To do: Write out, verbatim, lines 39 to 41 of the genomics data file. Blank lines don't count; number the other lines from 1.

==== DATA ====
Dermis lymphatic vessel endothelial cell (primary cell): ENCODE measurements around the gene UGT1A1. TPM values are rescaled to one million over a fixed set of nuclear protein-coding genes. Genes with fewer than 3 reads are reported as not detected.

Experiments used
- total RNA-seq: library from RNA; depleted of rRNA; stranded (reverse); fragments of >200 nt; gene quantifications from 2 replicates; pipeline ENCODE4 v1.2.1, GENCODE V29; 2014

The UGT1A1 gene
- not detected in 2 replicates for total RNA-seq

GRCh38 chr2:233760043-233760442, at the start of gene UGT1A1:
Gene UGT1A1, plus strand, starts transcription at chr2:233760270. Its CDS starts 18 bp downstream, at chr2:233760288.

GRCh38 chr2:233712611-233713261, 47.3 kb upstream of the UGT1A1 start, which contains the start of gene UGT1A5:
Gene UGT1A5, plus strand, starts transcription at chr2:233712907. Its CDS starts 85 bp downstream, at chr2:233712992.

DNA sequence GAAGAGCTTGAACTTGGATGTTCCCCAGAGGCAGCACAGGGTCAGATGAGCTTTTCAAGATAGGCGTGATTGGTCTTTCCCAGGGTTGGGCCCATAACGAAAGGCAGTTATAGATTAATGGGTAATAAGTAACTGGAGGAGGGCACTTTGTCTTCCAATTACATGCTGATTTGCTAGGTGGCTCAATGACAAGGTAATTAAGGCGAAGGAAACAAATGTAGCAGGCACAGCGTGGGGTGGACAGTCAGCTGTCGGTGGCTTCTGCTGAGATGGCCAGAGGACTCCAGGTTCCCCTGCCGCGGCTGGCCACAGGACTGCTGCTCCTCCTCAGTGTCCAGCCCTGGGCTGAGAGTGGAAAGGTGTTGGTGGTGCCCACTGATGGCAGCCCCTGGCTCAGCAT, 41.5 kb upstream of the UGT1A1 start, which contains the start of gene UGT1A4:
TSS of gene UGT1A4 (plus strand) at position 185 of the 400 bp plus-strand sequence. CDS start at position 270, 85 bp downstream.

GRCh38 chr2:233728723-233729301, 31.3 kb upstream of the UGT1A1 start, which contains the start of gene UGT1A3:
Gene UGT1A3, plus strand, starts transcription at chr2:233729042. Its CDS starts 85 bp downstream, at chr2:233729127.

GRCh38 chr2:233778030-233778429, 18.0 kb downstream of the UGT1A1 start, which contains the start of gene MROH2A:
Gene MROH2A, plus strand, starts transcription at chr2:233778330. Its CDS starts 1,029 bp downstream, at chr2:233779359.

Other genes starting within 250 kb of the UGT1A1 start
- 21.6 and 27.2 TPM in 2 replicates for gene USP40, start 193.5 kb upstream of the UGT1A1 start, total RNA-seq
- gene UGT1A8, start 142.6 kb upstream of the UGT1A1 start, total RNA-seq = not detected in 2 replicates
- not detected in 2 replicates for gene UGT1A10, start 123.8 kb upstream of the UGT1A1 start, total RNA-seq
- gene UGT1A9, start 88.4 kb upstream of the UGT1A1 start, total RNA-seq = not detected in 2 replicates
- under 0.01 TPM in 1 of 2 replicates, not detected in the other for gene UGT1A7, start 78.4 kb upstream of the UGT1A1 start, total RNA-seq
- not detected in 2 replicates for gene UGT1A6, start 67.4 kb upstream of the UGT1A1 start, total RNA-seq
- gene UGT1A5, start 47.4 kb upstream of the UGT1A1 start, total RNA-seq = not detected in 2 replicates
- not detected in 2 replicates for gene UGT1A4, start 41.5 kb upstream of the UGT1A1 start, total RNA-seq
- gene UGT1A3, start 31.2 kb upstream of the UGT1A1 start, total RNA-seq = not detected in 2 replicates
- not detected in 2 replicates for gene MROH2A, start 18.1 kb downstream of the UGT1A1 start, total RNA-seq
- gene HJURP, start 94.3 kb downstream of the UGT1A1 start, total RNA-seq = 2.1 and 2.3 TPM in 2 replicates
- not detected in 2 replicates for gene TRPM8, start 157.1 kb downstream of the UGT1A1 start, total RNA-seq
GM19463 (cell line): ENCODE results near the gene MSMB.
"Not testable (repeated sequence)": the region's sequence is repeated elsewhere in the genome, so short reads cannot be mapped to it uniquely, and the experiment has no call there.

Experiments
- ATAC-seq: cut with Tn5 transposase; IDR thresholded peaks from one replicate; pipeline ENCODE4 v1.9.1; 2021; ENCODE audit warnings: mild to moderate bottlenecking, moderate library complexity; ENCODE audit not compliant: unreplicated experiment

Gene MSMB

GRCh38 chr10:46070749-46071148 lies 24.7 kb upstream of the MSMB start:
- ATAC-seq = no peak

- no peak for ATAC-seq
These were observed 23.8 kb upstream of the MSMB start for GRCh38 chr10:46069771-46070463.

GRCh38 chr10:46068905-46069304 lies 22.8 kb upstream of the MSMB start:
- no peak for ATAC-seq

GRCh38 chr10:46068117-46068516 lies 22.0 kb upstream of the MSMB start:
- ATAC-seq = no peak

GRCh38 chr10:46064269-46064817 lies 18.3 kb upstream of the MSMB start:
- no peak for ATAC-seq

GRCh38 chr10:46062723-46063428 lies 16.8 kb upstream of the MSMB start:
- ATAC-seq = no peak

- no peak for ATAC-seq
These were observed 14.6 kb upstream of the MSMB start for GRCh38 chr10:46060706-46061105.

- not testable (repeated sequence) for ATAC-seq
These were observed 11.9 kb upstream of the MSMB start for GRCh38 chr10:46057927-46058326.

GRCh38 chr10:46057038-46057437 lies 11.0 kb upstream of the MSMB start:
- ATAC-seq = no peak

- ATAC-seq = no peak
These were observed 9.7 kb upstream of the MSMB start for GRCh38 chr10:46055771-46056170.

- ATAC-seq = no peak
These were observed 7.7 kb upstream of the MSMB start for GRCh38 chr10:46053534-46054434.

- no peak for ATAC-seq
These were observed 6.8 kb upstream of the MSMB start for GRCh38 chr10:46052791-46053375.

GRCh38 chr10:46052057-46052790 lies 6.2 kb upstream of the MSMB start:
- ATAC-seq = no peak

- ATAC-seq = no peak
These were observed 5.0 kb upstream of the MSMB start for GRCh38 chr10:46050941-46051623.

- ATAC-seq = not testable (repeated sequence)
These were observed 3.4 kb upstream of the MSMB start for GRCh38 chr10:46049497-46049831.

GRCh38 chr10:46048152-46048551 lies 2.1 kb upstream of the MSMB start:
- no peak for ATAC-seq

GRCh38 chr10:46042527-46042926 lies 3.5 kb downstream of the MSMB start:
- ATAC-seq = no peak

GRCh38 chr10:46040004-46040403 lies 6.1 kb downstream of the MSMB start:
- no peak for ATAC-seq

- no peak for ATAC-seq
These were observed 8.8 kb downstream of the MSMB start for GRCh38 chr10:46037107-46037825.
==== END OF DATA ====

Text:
- no peak for ATAC-seq

GRCh38 chr10:46068117-46068516 lies 22.0 kb upstream of the MSMB start:
- ATAC-seq = no peak